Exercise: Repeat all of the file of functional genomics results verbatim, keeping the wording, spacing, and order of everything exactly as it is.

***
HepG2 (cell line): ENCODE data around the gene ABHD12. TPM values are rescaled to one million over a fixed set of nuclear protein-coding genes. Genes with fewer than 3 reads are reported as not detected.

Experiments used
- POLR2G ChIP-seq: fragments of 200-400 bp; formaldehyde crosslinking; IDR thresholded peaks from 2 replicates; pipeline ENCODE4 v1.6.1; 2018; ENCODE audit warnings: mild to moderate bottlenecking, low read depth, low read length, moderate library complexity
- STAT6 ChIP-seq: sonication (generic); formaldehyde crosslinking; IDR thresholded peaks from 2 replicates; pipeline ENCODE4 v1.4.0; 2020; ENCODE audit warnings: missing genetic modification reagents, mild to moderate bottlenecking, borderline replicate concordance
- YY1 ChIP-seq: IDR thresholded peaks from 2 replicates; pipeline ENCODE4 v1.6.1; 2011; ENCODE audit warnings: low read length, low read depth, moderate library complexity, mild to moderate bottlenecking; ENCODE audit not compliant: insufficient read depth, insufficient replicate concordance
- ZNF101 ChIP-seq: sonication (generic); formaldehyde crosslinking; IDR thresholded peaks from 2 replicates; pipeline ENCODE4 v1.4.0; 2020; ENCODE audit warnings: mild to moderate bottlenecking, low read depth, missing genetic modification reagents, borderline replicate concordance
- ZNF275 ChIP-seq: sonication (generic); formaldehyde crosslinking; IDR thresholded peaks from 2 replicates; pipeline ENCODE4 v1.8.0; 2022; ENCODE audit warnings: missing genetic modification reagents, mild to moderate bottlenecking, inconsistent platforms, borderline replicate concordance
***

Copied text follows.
HepG2 (cell line): ENCODE data around the gene ABHD12. TPM values are rescaled to one million over a fixed set of nuclear protein-coding genes. Genes with fewer than 3 reads are reported as not detected.

Experiments used
- POLR2G ChIP-seq: fragments of 200-400 bp; formaldehyde crosslinking; IDR thresholded peaks from 2 replicates; pipeline ENCODE4 v1.6.1; 2018; ENCODE audit warnings: mild to moderate bottlenecking, low read depth, low read length, moderate library complexity
- STAT6 ChIP-seq: sonication (generic); formaldehyde crosslinking; IDR thresholded peaks from 2 replicates; pipeline ENCODE4 v1.4.0; 2020; ENCODE audit warnings: missing genetic modification reagents, mild to moderate bottlenecking, borderline replicate concordance
- YY1 ChIP-seq: IDR thresholded peaks from 2 replicates; pipeline ENCODE4 v1.6.1; 2011; ENCODE audit warnings: low read length, low read depth, moderate library complexity, mild to moderate bottlenecking; ENCODE audit not compliant: insufficient read depth, insufficient replicate concordance
- ZNF101 ChIP-seq: sonication (generic); formaldehyde crosslinking; IDR thresholded peaks from 2 replicates; pipeline ENCODE4 v1.4.0; 2020; ENCODE audit warnings: mild to moderate bottlenecking, low read depth, missing genetic modification reagents, borderline replicate concordance
- ZNF275 ChIP-seq: sonication (generic); formaldehyde crosslinking; IDR thresholded peaks from 2 replicates; pipeline ENCODE4 v1.8.0; 2022; ENCODE audit warnings: missing genetic modification reagents, mild to moderate bottlenecking, inconsistent platforms, borderline replicate concordance